Convenience is key in consumers’ contraceptive brand choice, Nepal study finds

A SHOPS Plus qualitative study indicated that convenience and consumer experience drives brand choice for oral contraceptive pill and injectable users in Nepal rather than brand loyalty or price.

A researcher interviews a private health provider with the Sangini franchising network to gain insight into why the use of CRS contraceptive brands decreased between 2018 and 2020.
A researcher interviews a private health provider with the Sangini franchising network to gain insight into why the use of CRS contraceptive brands decreased between 2018 and 2020.
Credit: Sujan Karki

Generating evidence to inform decision making

SHOPS Plus conducted 37 in-depth interviews with pill users, injectable users, public health care providers, and providers from CRS’s private pharmacy network called Sangini. Interviews were conducted in four rural and remote districts in Nepal to better understand factors driving consumers’ pill and injectable brand selection choices. The interviews were conducted after a SHOPS Plus knowledge, attitudes, and practices survey found that the use of government-sourced pills and injectables significantly increased in rural and remote areas between 2018 and 2020, while the use of CRS brands decreased.

Identifying key determinants in consumers’ brand selection

The qualitative study found that convenience is the primary factor that determines brand use. Most consumers chose the product that was available at the facility closest to them, thereby selecting the source rather than the brand. The government of Nepal recently opened additional public health facilities around the country, making public facilities more accessible. Consequently, use of government sources has increased.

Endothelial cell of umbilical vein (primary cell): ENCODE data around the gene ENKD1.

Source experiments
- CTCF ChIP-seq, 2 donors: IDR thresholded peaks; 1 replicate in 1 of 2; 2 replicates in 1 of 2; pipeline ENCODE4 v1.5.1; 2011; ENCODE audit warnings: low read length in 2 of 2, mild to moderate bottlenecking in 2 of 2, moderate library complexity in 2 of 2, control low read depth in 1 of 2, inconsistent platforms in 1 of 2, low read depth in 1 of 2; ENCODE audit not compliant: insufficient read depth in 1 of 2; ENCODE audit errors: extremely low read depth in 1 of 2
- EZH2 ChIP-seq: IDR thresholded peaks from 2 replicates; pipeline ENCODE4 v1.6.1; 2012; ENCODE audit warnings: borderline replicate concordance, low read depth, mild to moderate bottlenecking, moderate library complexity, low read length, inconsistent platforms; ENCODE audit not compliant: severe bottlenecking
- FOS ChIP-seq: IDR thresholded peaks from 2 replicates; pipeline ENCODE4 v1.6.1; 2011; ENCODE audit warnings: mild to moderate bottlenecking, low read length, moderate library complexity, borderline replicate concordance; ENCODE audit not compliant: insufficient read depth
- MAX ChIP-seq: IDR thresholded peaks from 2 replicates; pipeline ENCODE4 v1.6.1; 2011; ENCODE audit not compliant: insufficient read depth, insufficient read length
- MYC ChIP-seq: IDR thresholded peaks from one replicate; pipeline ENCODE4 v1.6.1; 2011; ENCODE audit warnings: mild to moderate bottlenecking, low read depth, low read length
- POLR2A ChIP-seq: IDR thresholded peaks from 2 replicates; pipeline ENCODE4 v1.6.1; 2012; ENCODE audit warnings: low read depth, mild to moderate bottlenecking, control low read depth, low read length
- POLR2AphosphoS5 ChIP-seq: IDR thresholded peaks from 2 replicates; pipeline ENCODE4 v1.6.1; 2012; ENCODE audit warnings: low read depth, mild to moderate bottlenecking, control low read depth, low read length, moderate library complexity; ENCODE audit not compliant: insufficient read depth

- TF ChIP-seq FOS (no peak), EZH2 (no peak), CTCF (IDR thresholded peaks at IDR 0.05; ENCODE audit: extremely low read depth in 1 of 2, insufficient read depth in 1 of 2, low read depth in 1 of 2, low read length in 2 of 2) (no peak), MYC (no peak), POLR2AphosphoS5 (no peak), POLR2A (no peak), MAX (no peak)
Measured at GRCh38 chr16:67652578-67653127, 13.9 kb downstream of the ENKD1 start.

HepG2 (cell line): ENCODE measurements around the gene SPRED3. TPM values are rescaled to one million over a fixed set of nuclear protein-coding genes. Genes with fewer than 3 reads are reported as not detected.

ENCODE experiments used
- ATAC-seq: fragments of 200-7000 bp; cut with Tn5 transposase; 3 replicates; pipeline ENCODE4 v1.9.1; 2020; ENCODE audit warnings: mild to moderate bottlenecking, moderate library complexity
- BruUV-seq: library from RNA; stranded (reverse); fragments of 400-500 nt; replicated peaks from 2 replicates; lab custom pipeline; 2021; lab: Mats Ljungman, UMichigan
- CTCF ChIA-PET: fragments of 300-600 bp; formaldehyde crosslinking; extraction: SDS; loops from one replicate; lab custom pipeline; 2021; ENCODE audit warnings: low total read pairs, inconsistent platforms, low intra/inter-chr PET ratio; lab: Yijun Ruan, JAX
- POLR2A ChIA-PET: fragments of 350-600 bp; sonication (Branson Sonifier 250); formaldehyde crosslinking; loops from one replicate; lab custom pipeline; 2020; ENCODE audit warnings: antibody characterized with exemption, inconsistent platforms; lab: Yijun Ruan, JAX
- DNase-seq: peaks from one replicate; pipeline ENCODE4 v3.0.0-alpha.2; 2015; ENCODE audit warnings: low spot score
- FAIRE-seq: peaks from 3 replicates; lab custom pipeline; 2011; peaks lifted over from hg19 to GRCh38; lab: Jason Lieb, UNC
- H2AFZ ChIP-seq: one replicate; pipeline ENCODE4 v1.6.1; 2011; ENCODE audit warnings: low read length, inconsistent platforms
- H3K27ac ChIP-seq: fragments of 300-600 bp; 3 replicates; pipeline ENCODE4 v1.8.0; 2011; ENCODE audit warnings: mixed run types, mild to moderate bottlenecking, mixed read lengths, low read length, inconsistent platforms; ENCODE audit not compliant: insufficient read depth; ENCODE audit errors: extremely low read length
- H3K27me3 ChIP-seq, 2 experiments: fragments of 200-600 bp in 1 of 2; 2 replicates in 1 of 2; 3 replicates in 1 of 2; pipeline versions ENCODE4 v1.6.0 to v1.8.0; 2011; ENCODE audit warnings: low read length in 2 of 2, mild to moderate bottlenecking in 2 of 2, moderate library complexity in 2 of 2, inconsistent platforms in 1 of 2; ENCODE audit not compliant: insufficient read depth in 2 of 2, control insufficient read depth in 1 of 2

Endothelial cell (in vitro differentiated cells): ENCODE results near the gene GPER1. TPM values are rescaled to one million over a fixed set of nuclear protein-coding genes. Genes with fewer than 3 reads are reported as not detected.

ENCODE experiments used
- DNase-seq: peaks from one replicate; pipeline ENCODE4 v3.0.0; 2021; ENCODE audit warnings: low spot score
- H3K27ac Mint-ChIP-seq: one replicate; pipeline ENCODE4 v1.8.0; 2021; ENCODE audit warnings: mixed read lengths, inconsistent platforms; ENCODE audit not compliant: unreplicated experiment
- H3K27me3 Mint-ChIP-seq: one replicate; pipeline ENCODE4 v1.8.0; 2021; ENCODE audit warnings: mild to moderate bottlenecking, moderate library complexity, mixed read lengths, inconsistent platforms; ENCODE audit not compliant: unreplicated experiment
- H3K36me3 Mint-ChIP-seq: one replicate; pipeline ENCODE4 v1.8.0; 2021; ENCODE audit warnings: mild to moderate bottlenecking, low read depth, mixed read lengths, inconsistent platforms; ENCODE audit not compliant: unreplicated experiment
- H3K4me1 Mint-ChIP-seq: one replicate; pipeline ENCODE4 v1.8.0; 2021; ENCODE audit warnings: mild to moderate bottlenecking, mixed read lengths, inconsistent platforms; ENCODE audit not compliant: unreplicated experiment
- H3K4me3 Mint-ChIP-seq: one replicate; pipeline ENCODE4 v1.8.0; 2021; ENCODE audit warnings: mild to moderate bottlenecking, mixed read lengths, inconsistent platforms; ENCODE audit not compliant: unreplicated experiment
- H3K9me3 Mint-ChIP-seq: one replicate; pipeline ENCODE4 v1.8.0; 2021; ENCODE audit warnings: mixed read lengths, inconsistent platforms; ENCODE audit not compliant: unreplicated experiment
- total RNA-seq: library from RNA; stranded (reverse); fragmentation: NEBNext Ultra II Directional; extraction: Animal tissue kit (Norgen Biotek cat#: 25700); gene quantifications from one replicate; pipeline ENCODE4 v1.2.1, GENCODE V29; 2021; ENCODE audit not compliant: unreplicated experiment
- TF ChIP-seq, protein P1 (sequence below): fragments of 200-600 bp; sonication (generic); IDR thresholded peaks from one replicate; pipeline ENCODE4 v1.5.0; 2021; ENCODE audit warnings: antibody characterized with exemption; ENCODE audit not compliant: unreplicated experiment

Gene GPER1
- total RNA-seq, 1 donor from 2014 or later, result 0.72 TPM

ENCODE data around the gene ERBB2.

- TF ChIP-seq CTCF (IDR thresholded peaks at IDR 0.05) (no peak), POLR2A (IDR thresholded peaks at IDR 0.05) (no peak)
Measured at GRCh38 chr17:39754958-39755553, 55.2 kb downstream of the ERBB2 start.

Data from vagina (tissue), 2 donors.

Most consumers perceived government and CRS products to be equally effective and of a similar level of quality. As a result, there is little differentiation in Nepal’s family planning market for injectables and pills, as consumers see the products as interchangeable. Still, several consumers noted that they preferred obtaining contraceptives in the public sector because they received counseling on health topics other than family planning. This type of counseling was less available when purchasing a CRS-branded product, which are sold through CRS’s Sangini network. Consumers also appreciated lower-priced family planning products, but price was not a barrier to use. This suggests that some consumers would be willing to pay a higher price to have a better customer experience.

Bar chart titled, “Government pill use increased, while CRS brand use decreased”. Left bar is for 2018 and shows 74% government pill users and 26% CRS pill users. The second bar is for 2020 and shows 84% government pill users and 16% CRS pill users.
Knowledge, attitudes, and practice survey findings sparked qualitative research study to examine why there was a decrease in the use of CRS brands.


Recognizing a need for an improved consumer experience

A next step for CRS is to add value for pill and injectable consumers. This can occur before a consumer purchases a contraceptive method through marketing and promotional activities, during the purchasing experience with improved counseling and quality care, and after purchase by offering options to improve accessibility, including telehealth consultations, a discount for future purchases, or home delivery of a consumer’s next dose.

SHOPS Plus validated these findings with CRS and USAID in May 2021. CRS is looking into strengthening counseling provided in Sangini pharmaceutical outlets and targeted outreach to potential clients to improve their consumer experience to increase market share, and, ultimately, maintain consumer choice with a variety of brand options.

Health Area



Sustaining Health Outcomes through the Private Sector (SHOPS) Plus is a five-year cooperative agreement (AID-OAA-A-15-00067) funded by the United States Agency for International Development (USAID). This website is made possible by the generous support of the American people through USAID. The information provided on this website is not official U.S. government information and does not represent the views or positions of USAID or the U.S. government.

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